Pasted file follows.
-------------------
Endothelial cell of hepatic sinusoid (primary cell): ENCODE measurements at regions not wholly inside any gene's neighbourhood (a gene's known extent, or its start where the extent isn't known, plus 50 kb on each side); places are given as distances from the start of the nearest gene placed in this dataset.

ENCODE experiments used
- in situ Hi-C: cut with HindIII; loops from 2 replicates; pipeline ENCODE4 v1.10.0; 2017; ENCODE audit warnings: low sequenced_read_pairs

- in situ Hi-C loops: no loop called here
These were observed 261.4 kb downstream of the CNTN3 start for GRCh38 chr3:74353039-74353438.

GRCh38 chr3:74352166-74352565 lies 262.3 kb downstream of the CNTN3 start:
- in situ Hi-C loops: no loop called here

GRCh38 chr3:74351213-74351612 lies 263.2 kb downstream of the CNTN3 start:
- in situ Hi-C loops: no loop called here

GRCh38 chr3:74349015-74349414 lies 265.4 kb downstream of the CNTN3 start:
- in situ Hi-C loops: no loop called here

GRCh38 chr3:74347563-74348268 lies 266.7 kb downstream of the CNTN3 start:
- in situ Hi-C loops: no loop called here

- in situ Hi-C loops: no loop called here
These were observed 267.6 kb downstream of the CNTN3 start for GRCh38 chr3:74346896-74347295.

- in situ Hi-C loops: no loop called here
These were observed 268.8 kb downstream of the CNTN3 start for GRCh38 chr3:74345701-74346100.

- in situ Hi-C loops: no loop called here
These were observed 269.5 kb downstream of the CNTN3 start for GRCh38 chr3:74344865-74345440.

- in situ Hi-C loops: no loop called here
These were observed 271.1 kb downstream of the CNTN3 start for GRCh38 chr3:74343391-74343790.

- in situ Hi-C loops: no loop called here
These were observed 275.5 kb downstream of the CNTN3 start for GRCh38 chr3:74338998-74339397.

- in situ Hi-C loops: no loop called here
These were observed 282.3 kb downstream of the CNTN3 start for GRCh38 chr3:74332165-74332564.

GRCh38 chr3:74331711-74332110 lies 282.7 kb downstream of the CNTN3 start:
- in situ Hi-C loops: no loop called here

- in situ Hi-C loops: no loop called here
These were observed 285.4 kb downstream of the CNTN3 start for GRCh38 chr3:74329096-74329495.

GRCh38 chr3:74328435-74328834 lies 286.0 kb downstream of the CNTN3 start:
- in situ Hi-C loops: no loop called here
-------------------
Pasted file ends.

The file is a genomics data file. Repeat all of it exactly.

Endothelial cell of hepatic sinusoid (primary cell): ENCODE measurements at regions not wholly inside any gene's neighbourhood (a gene's known extent, or its start where the extent isn't known, plus 50 kb on each side); places are given as distances from the start of the nearest gene placed in this dataset.

ENCODE experiments used
- in situ Hi-C: cut with HindIII; loops from 2 replicates; pipeline ENCODE4 v1.10.0; 2017; ENCODE audit warnings: low sequenced_read_pairs

- in situ Hi-C loops: no loop called here
These were observed 261.4 kb downstream of the CNTN3 start for GRCh38 chr3:74353039-74353438.

GRCh38 chr3:74352166-74352565 lies 262.3 kb downstream of the CNTN3 start:
- in situ Hi-C loops: no loop called here

GRCh38 chr3:74351213-74351612 lies 263.2 kb downstream of the CNTN3 start:
- in situ Hi-C loops: no loop called here

GRCh38 chr3:74349015-74349414 lies 265.4 kb downstream of the CNTN3 start:
- in situ Hi-C loops: no loop called here

GRCh38 chr3:74347563-74348268 lies 266.7 kb downstream of the CNTN3 start:
- in situ Hi-C loops: no loop called here

- in situ Hi-C loops: no loop called here
These were observed 267.6 kb downstream of the CNTN3 start for GRCh38 chr3:74346896-74347295.

- in situ Hi-C loops: no loop called here
These were observed 268.8 kb downstream of the CNTN3 start for GRCh38 chr3:74345701-74346100.

- in situ Hi-C loops: no loop called here
These were observed 269.5 kb downstream of the CNTN3 start for GRCh38 chr3:74344865-74345440.

- in situ Hi-C loops: no loop called here
These were observed 271.1 kb downstream of the CNTN3 start for GRCh38 chr3:74343391-74343790.

- in situ Hi-C loops: no loop called here
These were observed 275.5 kb downstream of the CNTN3 start for GRCh38 chr3:74338998-74339397.

- in situ Hi-C loops: no loop called here
These were observed 282.3 kb downstream of the CNTN3 start for GRCh38 chr3:74332165-74332564.

GRCh38 chr3:74331711-74332110 lies 282.7 kb downstream of the CNTN3 start:
- in situ Hi-C loops: no loop called here

- in situ Hi-C loops: no loop called here
These were observed 285.4 kb downstream of the CNTN3 start for GRCh38 chr3:74329096-74329495.

GRCh38 chr3:74328435-74328834 lies 286.0 kb downstream of the CNTN3 start:
- in situ Hi-C loops: no loop called here